This is a credo for personal success and a wise guiding societal principle that may be followed even while advocating for the availability of minimum government-provided services.
If I think very realistically about societal, economic and technological trends, I can easily imagine a near-future status quo in which most industrialized "Western" societies provide a minimum subsistence living for everyone, leaving every individual in the position of deciding for themselves to whether or not to work and earn more than that, or not. Under such a system (which I am not necessarily saying would be the best thing for society, but which may well be out future), there would be no income-based standards for allocating benefits. These minimum benefits would be available equally to everybody. So nobody would be "cheating the system" if they chose to work on Upwork or did any other kind of work. In such an imagined future, online work platforms such as Upwork,are even more important, as work increasingly becomes a lifestyle choice rather than an economic necessity.
The Dutch are running an interesting experiment where they are giving people around $1000 a month as a basic income.
They are doing it becasue there is a belief that giving someone a safety net like that, contrary to the view that it would make people 'lazy', would in fact have the opposite effect and allow people to create their own business, look after children at home (if they so choose) and take up part-time jobs more easily. They are seeing very positive results and I believe the project is expanding.
We all have to live in society together. Not everyone has a good basis to start from, for all sorts of reasons. Our current systems leave much to be desired and looking for alternative ways of living is a good thing. I for one am proud to live in the UK where we have a benefit system that gives a reasonable saftey net (not as liberal as the Dutch one, by any means). Some elements of the UK government are trying to remove the in work benefits -this would have dire consequences for all sorts of professionals (yes professionals) who work, but get very poor salaries. Yes, in a nice fair world, they'd get a fair wage, but that isn't always the case. The UK is working towards a 'living wage' rather than a minimum one, but thats a way off.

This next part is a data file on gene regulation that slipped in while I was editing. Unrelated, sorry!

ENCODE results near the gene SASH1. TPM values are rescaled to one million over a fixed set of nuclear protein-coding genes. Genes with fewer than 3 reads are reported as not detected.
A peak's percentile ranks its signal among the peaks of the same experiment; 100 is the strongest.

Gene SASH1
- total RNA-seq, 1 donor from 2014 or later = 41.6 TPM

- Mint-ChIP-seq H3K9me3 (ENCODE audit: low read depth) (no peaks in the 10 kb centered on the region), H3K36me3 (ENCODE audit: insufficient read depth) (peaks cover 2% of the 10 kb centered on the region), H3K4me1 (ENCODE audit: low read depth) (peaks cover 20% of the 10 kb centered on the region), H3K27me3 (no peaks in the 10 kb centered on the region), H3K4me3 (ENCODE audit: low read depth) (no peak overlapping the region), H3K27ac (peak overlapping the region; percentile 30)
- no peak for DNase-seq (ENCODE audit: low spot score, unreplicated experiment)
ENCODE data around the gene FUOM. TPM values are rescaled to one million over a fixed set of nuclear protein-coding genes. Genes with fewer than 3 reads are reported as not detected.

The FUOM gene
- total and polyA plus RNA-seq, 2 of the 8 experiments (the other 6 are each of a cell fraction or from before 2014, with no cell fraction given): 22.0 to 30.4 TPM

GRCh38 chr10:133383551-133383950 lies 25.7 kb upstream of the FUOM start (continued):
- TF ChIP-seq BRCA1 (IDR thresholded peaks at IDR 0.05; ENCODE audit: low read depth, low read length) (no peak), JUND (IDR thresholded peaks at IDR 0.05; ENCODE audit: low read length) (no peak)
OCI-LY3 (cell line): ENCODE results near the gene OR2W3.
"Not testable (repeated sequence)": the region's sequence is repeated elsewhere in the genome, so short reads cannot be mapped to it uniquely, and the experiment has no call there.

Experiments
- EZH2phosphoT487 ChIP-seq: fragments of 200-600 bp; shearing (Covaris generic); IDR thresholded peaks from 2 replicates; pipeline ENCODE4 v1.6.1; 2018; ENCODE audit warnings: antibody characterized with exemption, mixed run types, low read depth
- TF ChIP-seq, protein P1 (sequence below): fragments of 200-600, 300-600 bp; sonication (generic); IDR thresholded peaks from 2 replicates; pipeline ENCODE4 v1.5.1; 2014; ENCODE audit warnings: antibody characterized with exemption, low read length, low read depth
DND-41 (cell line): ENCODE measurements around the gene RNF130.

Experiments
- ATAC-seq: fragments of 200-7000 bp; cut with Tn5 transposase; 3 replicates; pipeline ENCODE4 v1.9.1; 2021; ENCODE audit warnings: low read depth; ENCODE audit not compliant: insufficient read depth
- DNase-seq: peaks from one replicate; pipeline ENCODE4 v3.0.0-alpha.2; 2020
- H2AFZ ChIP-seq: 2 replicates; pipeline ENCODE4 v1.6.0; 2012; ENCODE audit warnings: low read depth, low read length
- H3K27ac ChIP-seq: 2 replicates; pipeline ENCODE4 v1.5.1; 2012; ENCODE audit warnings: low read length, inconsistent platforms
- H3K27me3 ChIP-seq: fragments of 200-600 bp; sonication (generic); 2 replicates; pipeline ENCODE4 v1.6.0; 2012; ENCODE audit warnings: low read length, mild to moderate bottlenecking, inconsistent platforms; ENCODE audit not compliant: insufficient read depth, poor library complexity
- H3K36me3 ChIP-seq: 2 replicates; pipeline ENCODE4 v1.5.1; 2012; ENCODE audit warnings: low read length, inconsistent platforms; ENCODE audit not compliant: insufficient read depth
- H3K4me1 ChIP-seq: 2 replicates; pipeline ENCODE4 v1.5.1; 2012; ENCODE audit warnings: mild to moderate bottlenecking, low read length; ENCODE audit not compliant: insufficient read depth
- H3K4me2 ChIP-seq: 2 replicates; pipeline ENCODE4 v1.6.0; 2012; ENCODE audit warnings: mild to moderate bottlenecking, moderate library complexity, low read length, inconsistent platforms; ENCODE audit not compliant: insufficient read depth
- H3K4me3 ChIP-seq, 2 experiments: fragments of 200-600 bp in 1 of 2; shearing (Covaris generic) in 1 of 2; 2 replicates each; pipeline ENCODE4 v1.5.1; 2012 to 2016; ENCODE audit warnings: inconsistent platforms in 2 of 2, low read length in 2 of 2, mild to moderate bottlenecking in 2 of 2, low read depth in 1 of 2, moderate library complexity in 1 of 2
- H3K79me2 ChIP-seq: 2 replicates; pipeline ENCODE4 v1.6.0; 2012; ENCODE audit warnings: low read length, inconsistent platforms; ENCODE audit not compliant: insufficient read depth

To your question Daniel. I know people who work in the craft industry as self employed, who have intermitent periods of poor income and they claim benefits - I also know that they struggle sometimes to get them and it's not automatic. You're right to take advise, self employment is a complex area.
P.s. just remembered another friend which may possibly give insight. She has created a travelling exhibition around civil rights. Her funding is intermittent and often she can't pay herself a salary, but really wants to continue to take her work across the country (she is able to employ other people through this work too, but can't pay herself). She was advised that she cant get benefits as she isn't available for work. Not entirely comparable to your situation, but might give insight into the 'available for work' rule.
@Ramon B wrote:
But he isn't unemployed, he's just not earning enough to live on. Quite why he's working at less than half the legal minimum wage is another question entirely.
He's getting paid the legal minimum wage for apprentices, which is clearly not enough to live on.
Anyway, Preston's quite right though. I used to be unemployed and I soon became really depressed and isolated and it really impacts on your self-esteem. It took me a long time to snap out of it, but now I can't imagine not spending my week days on purposeful activity (or at least editing things)